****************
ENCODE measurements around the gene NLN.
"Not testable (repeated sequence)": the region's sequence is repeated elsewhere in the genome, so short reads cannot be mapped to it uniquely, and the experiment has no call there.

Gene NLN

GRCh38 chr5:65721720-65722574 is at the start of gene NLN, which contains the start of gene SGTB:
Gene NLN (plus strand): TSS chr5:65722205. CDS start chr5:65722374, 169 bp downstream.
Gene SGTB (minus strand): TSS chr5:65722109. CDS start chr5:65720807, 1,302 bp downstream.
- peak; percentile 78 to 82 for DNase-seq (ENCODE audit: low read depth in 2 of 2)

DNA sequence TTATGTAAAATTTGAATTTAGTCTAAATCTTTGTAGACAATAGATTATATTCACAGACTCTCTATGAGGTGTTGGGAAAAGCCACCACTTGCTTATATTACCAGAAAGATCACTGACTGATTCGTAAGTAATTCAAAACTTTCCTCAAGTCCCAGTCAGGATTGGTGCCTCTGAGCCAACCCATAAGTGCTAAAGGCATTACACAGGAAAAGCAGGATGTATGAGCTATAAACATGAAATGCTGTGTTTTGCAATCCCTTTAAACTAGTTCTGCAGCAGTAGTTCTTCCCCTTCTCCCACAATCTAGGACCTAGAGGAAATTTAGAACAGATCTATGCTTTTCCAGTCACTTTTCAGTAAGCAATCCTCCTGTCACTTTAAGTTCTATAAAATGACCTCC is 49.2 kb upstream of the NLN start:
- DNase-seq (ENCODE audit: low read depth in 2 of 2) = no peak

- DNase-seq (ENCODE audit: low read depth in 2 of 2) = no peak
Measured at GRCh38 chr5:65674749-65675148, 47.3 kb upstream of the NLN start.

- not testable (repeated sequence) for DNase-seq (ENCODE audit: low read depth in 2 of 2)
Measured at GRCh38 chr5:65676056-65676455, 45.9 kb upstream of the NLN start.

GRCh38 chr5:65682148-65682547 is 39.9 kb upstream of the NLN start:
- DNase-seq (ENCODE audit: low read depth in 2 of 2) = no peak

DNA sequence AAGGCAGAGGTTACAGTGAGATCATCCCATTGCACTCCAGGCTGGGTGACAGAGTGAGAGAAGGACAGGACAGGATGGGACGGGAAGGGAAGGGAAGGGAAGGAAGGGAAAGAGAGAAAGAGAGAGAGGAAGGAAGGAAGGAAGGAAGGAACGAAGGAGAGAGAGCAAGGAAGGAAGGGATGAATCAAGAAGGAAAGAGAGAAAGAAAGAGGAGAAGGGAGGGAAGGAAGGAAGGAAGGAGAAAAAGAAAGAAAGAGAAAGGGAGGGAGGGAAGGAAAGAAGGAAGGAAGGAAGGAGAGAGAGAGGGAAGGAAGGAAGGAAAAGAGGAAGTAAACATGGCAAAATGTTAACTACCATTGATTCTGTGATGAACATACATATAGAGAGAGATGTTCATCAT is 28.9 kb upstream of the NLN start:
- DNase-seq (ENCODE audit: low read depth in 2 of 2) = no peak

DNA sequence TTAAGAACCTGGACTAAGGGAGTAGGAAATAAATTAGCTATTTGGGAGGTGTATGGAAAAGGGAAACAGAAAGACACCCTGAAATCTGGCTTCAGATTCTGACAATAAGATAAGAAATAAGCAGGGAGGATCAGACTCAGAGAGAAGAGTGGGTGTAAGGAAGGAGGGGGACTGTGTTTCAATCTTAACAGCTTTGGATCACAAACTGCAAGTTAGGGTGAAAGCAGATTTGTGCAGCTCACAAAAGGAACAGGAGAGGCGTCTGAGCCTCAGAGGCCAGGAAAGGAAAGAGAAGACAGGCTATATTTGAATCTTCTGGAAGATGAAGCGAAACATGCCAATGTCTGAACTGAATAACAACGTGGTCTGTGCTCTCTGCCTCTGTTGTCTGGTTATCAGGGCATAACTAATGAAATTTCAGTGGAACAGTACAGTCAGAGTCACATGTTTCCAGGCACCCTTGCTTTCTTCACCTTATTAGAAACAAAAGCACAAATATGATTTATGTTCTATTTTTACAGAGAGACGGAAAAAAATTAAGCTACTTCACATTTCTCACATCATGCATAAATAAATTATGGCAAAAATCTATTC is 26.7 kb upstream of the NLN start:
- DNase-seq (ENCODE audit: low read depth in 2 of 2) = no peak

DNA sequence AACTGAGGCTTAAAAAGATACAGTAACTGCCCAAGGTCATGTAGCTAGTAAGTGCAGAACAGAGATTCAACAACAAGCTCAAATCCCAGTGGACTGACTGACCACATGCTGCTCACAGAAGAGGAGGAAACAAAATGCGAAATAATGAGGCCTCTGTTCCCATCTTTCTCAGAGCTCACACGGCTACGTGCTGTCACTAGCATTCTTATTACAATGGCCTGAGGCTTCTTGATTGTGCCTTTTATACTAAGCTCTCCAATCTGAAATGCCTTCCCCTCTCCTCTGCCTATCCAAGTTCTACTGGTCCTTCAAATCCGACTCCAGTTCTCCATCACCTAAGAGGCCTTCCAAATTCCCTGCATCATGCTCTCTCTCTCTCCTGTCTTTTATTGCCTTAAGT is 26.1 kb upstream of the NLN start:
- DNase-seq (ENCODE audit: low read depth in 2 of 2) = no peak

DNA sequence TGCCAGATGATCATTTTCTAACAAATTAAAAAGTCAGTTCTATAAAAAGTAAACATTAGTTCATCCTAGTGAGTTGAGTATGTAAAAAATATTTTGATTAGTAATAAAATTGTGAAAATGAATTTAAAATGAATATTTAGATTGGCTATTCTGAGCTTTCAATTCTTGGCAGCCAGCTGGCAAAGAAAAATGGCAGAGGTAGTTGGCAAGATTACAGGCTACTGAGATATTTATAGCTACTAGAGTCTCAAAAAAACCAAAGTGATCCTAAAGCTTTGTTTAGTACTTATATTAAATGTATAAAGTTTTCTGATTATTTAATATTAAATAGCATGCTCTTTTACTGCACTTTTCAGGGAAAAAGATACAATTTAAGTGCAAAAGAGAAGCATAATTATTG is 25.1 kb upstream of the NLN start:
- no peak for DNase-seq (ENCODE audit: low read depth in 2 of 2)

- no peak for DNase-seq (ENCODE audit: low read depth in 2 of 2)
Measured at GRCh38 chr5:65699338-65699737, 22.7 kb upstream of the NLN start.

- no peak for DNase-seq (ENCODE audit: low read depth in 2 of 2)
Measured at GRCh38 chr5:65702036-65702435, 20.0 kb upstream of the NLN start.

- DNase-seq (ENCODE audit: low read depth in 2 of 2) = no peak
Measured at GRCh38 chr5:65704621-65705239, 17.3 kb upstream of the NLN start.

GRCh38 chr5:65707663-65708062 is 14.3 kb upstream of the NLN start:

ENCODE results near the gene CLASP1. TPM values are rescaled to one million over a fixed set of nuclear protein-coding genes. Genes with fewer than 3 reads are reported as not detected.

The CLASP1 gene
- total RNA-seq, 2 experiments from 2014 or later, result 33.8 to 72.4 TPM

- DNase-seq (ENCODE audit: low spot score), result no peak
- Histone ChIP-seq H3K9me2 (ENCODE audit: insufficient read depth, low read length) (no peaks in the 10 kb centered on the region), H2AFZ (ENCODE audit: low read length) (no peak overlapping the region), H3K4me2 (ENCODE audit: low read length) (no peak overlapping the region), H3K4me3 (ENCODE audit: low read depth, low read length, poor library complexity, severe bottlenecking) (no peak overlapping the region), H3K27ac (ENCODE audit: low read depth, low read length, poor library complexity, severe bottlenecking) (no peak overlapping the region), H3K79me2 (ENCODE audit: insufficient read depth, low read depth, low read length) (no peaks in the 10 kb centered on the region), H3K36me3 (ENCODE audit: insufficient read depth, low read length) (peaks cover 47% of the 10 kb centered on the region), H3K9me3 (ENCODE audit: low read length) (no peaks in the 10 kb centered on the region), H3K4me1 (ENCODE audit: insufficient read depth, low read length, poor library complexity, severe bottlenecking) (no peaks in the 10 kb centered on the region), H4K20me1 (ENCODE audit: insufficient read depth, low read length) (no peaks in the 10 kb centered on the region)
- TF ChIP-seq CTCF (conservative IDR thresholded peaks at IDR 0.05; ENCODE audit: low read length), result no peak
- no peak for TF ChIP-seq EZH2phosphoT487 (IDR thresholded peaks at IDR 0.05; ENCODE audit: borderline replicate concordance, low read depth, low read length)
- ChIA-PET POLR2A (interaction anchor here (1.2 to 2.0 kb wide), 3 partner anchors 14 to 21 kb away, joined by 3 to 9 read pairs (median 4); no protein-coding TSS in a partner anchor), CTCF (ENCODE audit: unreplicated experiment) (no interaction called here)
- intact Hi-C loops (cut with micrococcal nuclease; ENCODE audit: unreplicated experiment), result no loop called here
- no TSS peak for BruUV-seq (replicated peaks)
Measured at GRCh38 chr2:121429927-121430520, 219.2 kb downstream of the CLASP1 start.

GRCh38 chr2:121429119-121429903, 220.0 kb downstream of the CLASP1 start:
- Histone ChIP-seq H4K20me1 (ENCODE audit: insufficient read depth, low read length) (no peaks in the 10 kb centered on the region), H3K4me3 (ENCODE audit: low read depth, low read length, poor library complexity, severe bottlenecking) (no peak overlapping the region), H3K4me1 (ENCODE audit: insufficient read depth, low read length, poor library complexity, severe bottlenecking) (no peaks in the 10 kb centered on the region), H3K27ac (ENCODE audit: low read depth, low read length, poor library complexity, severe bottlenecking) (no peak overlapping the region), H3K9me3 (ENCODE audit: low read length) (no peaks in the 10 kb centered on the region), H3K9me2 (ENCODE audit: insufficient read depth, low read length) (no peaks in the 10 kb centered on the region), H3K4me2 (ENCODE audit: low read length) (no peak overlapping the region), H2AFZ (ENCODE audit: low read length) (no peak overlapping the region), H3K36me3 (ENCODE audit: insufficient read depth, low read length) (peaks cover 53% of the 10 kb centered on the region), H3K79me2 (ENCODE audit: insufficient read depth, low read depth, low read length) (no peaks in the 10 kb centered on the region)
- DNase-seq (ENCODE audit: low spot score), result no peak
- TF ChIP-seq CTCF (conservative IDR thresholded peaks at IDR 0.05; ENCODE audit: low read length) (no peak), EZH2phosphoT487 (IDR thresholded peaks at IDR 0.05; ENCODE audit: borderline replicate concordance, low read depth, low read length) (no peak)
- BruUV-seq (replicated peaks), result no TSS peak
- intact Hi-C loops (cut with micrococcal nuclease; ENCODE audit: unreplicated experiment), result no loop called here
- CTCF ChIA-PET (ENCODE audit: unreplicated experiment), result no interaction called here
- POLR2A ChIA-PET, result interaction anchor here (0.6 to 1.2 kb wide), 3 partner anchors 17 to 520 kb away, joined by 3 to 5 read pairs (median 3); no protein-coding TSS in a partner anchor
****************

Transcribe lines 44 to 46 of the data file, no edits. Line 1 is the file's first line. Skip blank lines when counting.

- DNase-seq (ENCODE audit: low spot score), result no peak
- TF ChIP-seq CTCF (conservative IDR thresholded peaks at IDR 0.05; ENCODE audit: low read length) (no peak), EZH2phosphoT487 (IDR thresholded peaks at IDR 0.05; ENCODE audit: borderline replicate concordance, low read depth, low read length) (no peak)
- BruUV-seq (replicated peaks), result no TSS peak